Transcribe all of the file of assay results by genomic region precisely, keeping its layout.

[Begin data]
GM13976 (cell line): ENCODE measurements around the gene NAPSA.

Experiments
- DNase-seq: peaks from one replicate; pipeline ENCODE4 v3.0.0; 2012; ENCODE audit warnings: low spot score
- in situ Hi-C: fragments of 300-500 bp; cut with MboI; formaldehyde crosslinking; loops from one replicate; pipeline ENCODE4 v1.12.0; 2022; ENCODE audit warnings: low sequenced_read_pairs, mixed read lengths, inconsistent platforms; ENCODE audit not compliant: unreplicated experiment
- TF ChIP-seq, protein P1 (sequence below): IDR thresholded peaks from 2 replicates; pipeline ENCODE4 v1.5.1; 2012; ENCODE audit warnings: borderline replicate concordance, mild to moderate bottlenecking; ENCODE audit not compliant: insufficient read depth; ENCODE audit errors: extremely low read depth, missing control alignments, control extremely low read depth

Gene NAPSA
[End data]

GM13976 (cell line): ENCODE measurements around the gene NAPSA.

Experiments
- DNase-seq: peaks from one replicate; pipeline ENCODE4 v3.0.0; 2012; ENCODE audit warnings: low spot score
- in situ Hi-C: fragments of 300-500 bp; cut with MboI; formaldehyde crosslinking; loops from one replicate; pipeline ENCODE4 v1.12.0; 2022; ENCODE audit warnings: low sequenced_read_pairs, mixed read lengths, inconsistent platforms; ENCODE audit not compliant: unreplicated experiment
- TF ChIP-seq, protein P1 (sequence below): IDR thresholded peaks from 2 replicates; pipeline ENCODE4 v1.5.1; 2012; ENCODE audit warnings: borderline replicate concordance, mild to moderate bottlenecking; ENCODE audit not compliant: insufficient read depth; ENCODE audit errors: extremely low read depth, missing control alignments, control extremely low read depth

Gene NAPSA